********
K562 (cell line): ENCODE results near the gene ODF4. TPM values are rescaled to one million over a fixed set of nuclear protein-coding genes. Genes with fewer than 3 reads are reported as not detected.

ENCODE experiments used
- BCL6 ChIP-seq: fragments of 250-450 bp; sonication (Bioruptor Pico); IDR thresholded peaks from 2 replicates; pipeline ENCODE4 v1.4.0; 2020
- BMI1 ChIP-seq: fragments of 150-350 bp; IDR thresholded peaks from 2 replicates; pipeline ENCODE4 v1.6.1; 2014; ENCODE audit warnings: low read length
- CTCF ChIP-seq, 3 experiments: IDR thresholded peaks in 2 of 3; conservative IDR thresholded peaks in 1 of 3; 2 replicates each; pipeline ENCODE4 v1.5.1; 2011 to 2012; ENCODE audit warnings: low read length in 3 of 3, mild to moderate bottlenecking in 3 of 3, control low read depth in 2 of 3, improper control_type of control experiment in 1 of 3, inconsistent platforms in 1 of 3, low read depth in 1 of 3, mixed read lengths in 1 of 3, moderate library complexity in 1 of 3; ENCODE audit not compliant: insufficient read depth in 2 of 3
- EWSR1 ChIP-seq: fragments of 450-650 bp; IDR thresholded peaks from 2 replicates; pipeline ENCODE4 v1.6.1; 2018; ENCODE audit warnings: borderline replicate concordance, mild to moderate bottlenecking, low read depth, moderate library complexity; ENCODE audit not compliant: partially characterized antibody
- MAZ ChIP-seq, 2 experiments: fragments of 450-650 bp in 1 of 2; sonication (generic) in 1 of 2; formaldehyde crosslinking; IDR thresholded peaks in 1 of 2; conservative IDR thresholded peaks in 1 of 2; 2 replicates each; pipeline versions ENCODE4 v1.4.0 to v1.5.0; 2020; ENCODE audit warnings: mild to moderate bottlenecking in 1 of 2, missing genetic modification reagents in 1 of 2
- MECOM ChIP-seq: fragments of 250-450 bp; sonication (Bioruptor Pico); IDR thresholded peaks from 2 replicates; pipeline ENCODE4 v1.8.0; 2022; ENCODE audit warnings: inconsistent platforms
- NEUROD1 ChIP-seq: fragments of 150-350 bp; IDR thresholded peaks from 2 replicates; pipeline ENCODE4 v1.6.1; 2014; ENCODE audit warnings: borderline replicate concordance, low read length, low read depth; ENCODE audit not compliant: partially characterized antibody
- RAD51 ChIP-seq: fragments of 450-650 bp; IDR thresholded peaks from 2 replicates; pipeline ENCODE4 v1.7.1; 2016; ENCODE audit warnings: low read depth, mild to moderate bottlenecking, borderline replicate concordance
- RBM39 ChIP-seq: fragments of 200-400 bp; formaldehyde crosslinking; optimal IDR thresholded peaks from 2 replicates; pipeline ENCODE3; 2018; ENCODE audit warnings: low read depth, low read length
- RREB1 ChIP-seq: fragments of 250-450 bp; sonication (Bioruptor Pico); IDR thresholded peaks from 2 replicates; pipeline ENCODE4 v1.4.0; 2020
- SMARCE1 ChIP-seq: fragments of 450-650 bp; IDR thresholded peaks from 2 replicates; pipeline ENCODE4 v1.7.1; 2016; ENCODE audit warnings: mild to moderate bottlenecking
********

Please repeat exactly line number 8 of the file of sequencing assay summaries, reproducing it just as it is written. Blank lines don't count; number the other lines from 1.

- MECOM ChIP-seq: fragments of 250-450 bp; sonication (Bioruptor Pico); IDR thresholded peaks from 2 replicates; pipeline ENCODE4 v1.8.0; 2022; ENCODE audit warnings: inconsistent platforms